Shockingly bland intro, leading into a rather lovely 6/8 verse with flute countermelodies. There’s a REALLY GREAT Mixolydian string riff over the chords of | Bb | Fm |. This leads cleverly into a chorus in F major. Oooh nice – the mixolydian riff is now a whole tone higher, meaning that the audience doesn’t notice the key change (the riff and chorus being in different keys). This song is harmonically much cleverer than its folky vibe suggests and the shape/form is very pleasing. It all feels very natural and classic. Only question is – did that boring intro put people off?
70% (but 45% for the intro)
07: Armenia – Not Alone (Aram MP3)
I’m all for repetition in pop music, but there is more to crafting a chorus that just repeating the title over and over. The singer is working hard, wringing as much emotion out of the titular vowels, but by the dynamic lift he’s reduced to belting out pentatonic vocal licks on towards the top of his range. And for the outro he’s repeating the title quietly. Memorable (due to title repetitions), but not singable. Graham (Norton, UK voice-over presenter) suggests that he might be in the running as a winner. Can’t see them singing this in the town squares of mainland Europe throughout summer 2014.
06: Romania – Miracle (Paula Seling & OVI)
An Ibiza-esque duet. She sounds auto-tuned on the intro (is that allowed?). Oh OK she’s a CGI singer, who dissolves into the real one. Union reps stand down. The four chord loop in the verse is stretched over 8 bars – A | A | C#m | C#m | D | D | A | A |. The pre-chorus is the right length – we get to the chorus-y title at the right time, but after they hit the title line the chorus weirdly meanders in the second half (try singing it back to yourself now you’ve heard it – can you remember the triplet-y ‘all the things you see’. A perilous move, putting a boring bit halfway through a chorus. Good title though and the compressor-pumpy production provides a lot of excitement. Good do well – although I don’t think Eurovision has a long history of loving duets…
05: Norway – Silent Storm (Carl Espen)
A three-chord loop! F#m D | A | x 3 then F#m D | Bm. This is excellent ballading in the verses and the vocalist is really going for it. The tinkly piano is dangerously close to an Evanescence intro though – I was waiting for the drop tuning metal guitars. Good chorus melody but didn’t get big enough quickly enough IMO. Hoping for better (i.e. bigger) ballads this evening.
04: Iceland – No Prejudice (Pollapönk)
The Housemartins meet They Might Be Giants. Hate plectrum strumming technique on electric bass, but it’s kind of necessary for the fun pop punk vibe they want. I like the way ‘we got to get together on this’ scans across the beat. The ‘bobobobobobobo’ is a good laugh. And here’s the Shadows walk… straight into the key change. Some music theory fails here. The verse is D G | Bb A | and the A is used as a pivot chord (with a pivot note of E natural) to find our way from a dominant chord of A into the chorus key of, er, C major. If my old music teacher Irene Charlton is reading this, yes I know how bad it is of them to break these modulation rules – using an A major as a dominant for C major, indeed! Great major pentatonic ‘la la la’ singalong. Ridiculously cheerful and a crowd pleaser. Probably won’t win but will score well I think if the audience isn’t too postmodern.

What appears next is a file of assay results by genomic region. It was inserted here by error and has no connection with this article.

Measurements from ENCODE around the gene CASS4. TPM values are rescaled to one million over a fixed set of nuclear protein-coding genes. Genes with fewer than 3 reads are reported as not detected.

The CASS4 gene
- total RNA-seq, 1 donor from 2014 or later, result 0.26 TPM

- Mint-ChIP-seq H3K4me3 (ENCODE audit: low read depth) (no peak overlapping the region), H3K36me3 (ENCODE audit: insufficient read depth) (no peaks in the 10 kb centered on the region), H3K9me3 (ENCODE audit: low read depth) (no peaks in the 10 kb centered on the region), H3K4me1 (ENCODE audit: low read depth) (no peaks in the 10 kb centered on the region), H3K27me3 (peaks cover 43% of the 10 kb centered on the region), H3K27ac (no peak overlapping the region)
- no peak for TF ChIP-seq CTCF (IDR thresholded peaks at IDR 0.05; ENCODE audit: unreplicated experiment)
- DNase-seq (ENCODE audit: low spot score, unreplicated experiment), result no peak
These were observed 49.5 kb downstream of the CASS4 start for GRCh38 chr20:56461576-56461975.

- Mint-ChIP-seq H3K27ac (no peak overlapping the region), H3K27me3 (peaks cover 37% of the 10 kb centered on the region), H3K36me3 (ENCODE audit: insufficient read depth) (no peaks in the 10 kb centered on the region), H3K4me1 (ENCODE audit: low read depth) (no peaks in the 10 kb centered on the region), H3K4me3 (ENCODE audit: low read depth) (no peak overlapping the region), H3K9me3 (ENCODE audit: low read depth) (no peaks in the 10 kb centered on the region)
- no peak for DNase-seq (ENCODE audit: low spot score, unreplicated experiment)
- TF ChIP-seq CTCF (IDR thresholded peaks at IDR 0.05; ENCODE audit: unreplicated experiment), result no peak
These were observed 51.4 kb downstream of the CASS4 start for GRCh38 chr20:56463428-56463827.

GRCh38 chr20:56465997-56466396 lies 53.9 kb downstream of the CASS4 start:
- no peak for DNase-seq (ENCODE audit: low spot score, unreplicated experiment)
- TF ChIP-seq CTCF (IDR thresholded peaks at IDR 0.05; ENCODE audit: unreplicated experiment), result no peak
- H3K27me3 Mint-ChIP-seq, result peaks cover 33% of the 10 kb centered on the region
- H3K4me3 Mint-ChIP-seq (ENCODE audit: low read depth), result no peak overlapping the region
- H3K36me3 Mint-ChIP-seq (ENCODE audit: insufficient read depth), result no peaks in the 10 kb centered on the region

03: Azerbaijan – Start A Fire (Dilara Kazimova)
Nodding off here TBH. This woman is singing far too many F# notes. Lingering on the fifth note of the home scale (B minor) is safe ground, especially for this very solid alto singer, but can you imagine the milkman whistling this one? Ballads this slow need to soar like effortless eagles over the mountains, not hover a couple of metres off the ground. And now here comes the dynamic lift. Was that it? And now we’re back in the mud. Boring – but everyone usually likes Azerbaijan, so the voters might disagree. Tedious melody though. If you’re reading this on the blog while the next song is playing, can you remember ANY of this song’s tune? Apart from the F#, that is…?
02: Belarus – Cheesecake (Teo)
And now the second loop – a nice minor 6th chord in the second one of the four (C#m F#m6 G#7 C#m). The vocal is a bit ropey which is distracting from the song. This is too mid-tempo (around 96BPM) to be a success at Eurovision. We now have decades of big ballads and high-energy pop as our reference – why are they peddling this middling stuff? The reggae feel is OK but this backing track sounds like a pub covers band. This kind of music is fun to hear at a gig but I don’t think Europe will be singing it. Not sure that this title has been expertly woven into the lyric’s theme. The song was probably doomed from the moment someone in the writing team said “I know… Cheesecake!”.
01: Ukraine – Tick-Tock (Mariya Yaremchuk)
Man in a hamster wheel provides a backdrop for the first of tonight’s (no doubt many) four-chord loops. Like the chic guitar (revived this year thanks to Daft Punk). Here comes the chorus hook. Minor pentatonics all the way. I really like the descending fifth on the title melody, but it starts on the second beat of the bar, reducing its impact a little (although it works with the ‘time passing’ theme of the title). The main loop . | F#m A | D / / C# | is pretty strong and I love the variation they do towards the end of the chorus | F#m A | G#m7b5 C#|. A strong opener and should do well I think.
Made a fun evening even, um, funner Joe. Sorry, I brought the blog average star rating down by accidentally giving it a 3 on my ipad. Bloody touch screens. Only marking I really disagreed with was Hungary’s. Thought that was good. I voted Netherlands though. Bit of bias there. My wife’s dutch. Anyway, Thank You For The Music-al Insights.